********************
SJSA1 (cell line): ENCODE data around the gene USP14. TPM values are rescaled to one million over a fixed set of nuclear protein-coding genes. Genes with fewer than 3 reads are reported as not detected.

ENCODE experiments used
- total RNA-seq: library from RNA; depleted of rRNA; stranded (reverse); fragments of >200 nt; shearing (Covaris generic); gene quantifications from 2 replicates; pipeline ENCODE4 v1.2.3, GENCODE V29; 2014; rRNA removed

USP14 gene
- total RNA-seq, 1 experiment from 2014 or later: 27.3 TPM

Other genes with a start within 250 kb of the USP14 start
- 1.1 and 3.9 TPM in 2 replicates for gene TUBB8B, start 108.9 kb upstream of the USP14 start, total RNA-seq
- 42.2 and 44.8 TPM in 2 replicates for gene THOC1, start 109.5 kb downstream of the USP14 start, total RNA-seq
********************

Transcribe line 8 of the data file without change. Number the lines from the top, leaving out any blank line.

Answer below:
- 42.2 and 44.8 TPM in 2 replicates for gene THOC1, start 109.5 kb downstream of the USP14 start, total RNA-seq